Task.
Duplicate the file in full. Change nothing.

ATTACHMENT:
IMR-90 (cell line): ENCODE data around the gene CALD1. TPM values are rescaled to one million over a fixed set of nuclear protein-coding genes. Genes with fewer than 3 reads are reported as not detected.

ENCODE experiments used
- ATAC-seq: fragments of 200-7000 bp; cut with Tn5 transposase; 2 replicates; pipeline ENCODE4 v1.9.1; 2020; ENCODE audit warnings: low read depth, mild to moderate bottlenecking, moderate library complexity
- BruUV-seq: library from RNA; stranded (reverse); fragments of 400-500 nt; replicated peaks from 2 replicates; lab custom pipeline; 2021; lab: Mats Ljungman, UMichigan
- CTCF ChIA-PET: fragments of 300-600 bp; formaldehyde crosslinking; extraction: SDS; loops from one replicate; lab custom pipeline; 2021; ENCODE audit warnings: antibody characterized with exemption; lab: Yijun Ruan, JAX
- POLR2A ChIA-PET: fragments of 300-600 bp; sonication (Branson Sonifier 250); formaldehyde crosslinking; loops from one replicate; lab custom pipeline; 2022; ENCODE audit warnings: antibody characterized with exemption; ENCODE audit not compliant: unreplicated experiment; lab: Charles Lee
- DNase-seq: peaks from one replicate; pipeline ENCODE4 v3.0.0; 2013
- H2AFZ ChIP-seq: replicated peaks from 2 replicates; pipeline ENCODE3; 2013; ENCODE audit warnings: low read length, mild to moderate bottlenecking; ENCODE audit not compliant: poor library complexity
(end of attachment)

IMR-90 (cell line): ENCODE data around the gene CALD1. TPM values are rescaled to one million over a fixed set of nuclear protein-coding genes. Genes with fewer than 3 reads are reported as not detected.

ENCODE experiments used
- ATAC-seq: fragments of 200-7000 bp; cut with Tn5 transposase; 2 replicates; pipeline ENCODE4 v1.9.1; 2020; ENCODE audit warnings: low read depth, mild to moderate bottlenecking, moderate library complexity
- BruUV-seq: library from RNA; stranded (reverse); fragments of 400-500 nt; replicated peaks from 2 replicates; lab custom pipeline; 2021; lab: Mats Ljungman, UMichigan
- CTCF ChIA-PET: fragments of 300-600 bp; formaldehyde crosslinking; extraction: SDS; loops from one replicate; lab custom pipeline; 2021; ENCODE audit warnings: antibody characterized with exemption; lab: Yijun Ruan, JAX
- POLR2A ChIA-PET: fragments of 300-600 bp; sonication (Branson Sonifier 250); formaldehyde crosslinking; loops from one replicate; lab custom pipeline; 2022; ENCODE audit warnings: antibody characterized with exemption; ENCODE audit not compliant: unreplicated experiment; lab: Charles Lee
- DNase-seq: peaks from one replicate; pipeline ENCODE4 v3.0.0; 2013
- H2AFZ ChIP-seq: replicated peaks from 2 replicates; pipeline ENCODE3; 2013; ENCODE audit warnings: low read length, mild to moderate bottlenecking; ENCODE audit not compliant: poor library complexity